I remember going into my office on Saturdays. We had a pretty significant office space in downtown D.C., and it used to be full of people on weekends. I think I was probably the only person that particular Saturday and thinking this is a really lonely situation. Yet, but was able to think through the challenge of it all. Not instantly, but over a period of weeks, we were able to identify a completely different business model.

While the stock kept falling, by the time it had actually fallen to it’s low point, we had shifted the business and we were no longer a dot com, a consumer facing dot com that was spending tons of money, that was burning cash at that initial rate. We had actually landed on a business that had a much stronger set of financials. Even though the public perception was that we were a company that was on the verge of going out of business, and I think the Wall Street Journal and others actually said that about us. Inside it was a very different story.

There was a strange dichotomy of being written about as a failed business model and a company that was about to go out of business, and at the same time feeling the sense of rejuvenation because we think we figured something out that was going to allow us to get profitable quickly and to be able then to scale and grow and build a significant company.

I think when the stock hit its lowest point, it probably coincided with the point in time where we had our heads down busy on building the business. We weren’t looking at what Yahoo Finance at that time or whoever else was . . . what our stock was trading at.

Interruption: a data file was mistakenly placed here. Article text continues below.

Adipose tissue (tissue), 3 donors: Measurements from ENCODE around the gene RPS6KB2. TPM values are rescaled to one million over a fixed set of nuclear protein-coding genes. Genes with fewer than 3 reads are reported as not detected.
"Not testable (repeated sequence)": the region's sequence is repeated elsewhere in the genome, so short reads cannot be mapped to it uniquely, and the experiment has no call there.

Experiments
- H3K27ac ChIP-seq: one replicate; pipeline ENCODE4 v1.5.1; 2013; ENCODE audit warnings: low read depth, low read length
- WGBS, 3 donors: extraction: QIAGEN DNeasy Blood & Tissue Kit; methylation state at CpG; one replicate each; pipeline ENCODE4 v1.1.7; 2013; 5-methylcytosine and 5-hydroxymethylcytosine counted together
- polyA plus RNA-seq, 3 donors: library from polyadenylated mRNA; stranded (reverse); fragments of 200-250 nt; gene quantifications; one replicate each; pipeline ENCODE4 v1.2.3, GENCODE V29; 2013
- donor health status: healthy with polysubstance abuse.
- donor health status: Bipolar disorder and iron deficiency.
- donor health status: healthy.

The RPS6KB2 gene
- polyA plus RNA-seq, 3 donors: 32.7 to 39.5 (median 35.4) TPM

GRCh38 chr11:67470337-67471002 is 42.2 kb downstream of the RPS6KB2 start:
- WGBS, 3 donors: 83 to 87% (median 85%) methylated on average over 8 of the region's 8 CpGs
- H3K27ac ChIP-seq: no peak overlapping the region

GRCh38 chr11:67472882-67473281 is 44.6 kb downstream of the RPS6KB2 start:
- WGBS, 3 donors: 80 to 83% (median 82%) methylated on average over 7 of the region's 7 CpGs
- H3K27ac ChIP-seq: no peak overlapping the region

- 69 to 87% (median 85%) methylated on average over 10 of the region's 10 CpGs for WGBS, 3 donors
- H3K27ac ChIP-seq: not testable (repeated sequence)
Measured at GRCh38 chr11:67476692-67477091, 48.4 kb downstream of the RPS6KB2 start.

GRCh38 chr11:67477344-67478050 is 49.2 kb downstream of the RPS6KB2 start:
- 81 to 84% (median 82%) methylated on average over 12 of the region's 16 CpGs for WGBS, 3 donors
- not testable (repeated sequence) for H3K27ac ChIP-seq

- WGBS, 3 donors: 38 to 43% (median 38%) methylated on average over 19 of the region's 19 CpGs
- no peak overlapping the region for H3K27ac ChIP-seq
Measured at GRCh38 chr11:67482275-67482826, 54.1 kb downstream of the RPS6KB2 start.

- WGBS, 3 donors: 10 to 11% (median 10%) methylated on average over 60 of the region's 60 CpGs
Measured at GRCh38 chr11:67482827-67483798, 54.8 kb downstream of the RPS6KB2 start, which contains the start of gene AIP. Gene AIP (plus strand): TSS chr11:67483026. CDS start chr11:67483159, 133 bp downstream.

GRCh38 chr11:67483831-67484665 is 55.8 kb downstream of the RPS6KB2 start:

Andrew: Did you look for some buyer to come in and buy the assets and give you an out?

Eric: No, we looked for a business model that was going to play to our strengths and adjust to the reality of the time. We were a business that was predicated on being able to raise tens of millions of additional dollars from when we went public. We had an employee base and a marketing budget and a technology budget that all required that kind of consent fundraising.

When I sensed that we would no longer be able to raise that money and then it became a fact, no company was able to. It went from being relatively easy to raise money to being virtually impossible to raise money, I was faced with a situation of needing to profoundly change that business model. That was really the focus to come up with a business that still played to our strengths, that didn’t necessitate crazy marketing expense, essentially.

Andrew: Okay. That model came to you because before then you were getting calls from private high schools, as I understand . . . actually what was it, where did it come from?

Eric: Exactly, so a few private high schools. I didn’t realize this at the time, but if you send your kid to a private high school, not only do you get to pay for the tuition, you also have to pay for the textbooks. Unlike public school, you don’t get your textbook paid for by the state the first day of class. You actually have to buy the books.

These private high schools for years were struggling with operating their own bookstores. They would do so the first week of class out of some closet or they would have the math teacher set up a bookstore in the cafeteria. They would sell all the books. It was something that they hated doing, but they didn’t have the size, like a college or university, to convince a Barnes and Noble to build a beautiful bookstore and share profits with them. They were left doing it themselves.